SUMMARY OF THE INVENTION

It is an object of the present invention to solve the problems described above of consuming enormous amounts of network resources while storing objects in a centralized server for backup and security while making those objects available to users located over a wide geographical area.

It is another object of the present invention to store objects in a centralized server for backup and security while making those objects available to users located over a wide geographical area and avoiding unnecessary delay in response time.

It is yet another object of the present invention to store objects in a centralized server for backup and security while making those objects available to users located over a wide geographical area and avoiding the need of requiring a cache in a client workstation.

The present invention addresses the need to have a centralized server store objects, but eliminates the need for each client to access this centralized server, which can be on a wide-area network (WAN), to retrieve an object and keep a copy of it on its local client cache. The present invention generally operates as follows:

1) When a retrieve request from a requesting client is processed for an object located on a remote archive object server, a copy of the object is copied to the cache server so that any subsequent request by any of the clients serviced by that cache server are satisfied by that cache server. These other clients preferably are connected to the same local area network (LAN) as the requesting client. The present invention significantly reduces the cost associated with transmitting an object, or binary large object (blob), over the WAN to retrieve the same blob for a plurality of clients, and it greatly improves response time.

2) The present invention also pre-fetches objects to the cache server if it is anticipated that they will be requested for retrieval in the near future. The present invention allows for planning ahead and populating the cache server during off-hours when the traffic and cost for the network are more favorable for the site at which the cache server is located. The present invention is important since a digital client/server library system may have multiple sites each with its own cache server, but all with each site accessing a centralized object server. By allowing a cache server to be populated prior to when objects are needed, the invention allows network usage to be maximized and avoids contention for access to the centralized server.

3) The present invention also allows a system administrator to enable or disable a client cache 32 to save disk space. For example, if 200 clients are connected to a LAN, only one copy of an object needs to be stored on the cache server servicing those clients, rather than having copies of the same object sent to each of the clients.

4) The present invention also allows the cache server to be turned on and off across the entire digital client/server library system or by each site. Accordingly, a system administrator can remove a specific cache server without impacting the ability of a client to access the centralized object server to retrieve objects.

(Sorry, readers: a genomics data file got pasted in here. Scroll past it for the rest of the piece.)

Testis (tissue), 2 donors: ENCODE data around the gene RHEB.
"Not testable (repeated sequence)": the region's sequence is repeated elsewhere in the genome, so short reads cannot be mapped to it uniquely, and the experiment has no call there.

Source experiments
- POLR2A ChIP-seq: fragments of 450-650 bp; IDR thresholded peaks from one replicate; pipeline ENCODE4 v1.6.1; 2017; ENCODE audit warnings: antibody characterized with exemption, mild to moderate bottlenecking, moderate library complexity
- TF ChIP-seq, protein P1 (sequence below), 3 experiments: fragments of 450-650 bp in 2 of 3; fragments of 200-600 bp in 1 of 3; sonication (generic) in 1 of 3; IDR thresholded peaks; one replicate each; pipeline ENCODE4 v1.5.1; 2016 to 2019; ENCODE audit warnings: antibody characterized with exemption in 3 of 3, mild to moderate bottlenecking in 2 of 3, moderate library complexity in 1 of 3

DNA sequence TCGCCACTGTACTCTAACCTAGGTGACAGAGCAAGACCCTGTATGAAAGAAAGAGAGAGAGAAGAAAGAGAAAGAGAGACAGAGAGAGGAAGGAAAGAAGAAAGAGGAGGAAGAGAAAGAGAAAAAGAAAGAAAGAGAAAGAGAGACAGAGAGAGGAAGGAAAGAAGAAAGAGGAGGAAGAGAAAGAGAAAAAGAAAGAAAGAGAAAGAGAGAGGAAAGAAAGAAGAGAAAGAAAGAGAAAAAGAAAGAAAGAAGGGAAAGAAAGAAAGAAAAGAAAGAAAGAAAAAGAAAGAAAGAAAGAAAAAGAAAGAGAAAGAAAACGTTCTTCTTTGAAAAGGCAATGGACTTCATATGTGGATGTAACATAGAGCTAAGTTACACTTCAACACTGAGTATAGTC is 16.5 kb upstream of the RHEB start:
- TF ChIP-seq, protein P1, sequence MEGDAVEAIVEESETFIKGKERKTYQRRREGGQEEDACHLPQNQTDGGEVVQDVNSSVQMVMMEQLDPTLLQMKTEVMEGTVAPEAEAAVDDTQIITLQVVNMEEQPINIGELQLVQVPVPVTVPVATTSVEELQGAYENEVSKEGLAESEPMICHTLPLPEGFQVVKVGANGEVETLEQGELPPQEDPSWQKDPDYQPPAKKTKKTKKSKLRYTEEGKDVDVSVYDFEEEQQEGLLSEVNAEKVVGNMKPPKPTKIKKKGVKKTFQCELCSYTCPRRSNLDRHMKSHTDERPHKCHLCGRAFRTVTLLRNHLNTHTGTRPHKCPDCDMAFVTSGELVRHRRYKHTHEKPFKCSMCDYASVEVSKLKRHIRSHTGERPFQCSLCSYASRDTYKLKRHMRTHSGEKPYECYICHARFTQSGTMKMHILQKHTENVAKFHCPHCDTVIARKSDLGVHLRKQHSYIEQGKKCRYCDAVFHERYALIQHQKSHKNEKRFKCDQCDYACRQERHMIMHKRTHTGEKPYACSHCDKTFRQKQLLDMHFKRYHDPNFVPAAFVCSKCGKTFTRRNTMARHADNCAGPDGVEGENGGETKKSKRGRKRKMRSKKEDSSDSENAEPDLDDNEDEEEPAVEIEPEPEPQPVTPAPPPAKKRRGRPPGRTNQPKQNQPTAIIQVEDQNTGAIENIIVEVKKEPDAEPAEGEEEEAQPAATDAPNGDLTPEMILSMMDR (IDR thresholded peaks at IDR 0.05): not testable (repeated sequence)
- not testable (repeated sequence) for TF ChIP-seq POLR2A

To accomplish the above objects, there is provided a method for storing and managing objects in a digital library system including a plurality of clients, an object server for storing an object, a cache server for storing an instance of said object, and a centralized server for storing information identifying said object as being stored in said object server and associating one or more of said plurality of clients with said cache server, the method comprising the steps of:

a) one of the plurality of clients as a requesting client requesting retrieval of an object;

b) sending a copy of said object requested in step a) from said cache server to said requesting client if said object is present in said cache server;

c) sending a copy of said object requested in step a) from said object server to said requesting client if said object is not present in said cache server; and

d) sending a copy of said object requested in step a) from said object server to said cache server after said object server sends said object from said object server to said client in step c).

To also accomplish the above objects, there is provided a system for storing and managing objects, comprised of a plurality of clients; an object server for storing an object; a cache server for storing an instance of said object; a centralized server for storing information identifying said object as being stored in said object server and associating one or more of said plurality of clients with said cache server, wherein when one of said plurality of clients as a requesting client requests said centralized server for retrieval of said object said cache server sends an instance of said object to said requesting client if said object is stored in said cache, otherwise said object server sends an instance of said object to said requesting client.

To further accomplish the above objects, there is provided a method for storing and managing objects in a digital library system including a plurality of clients, an object server for storing an object, a cache server for storing an instance of said object, and a centralized server for storing information identifying said object as being stored in said object server and associating one or more of said plurality of clients with said cache server, the method comprising the steps of:

a) a first one of the plurality of clients as a first requesting client requesting retrieval of an object to the cache server;

b) sending a copy of said object requested in step a) from said object server to said cache server;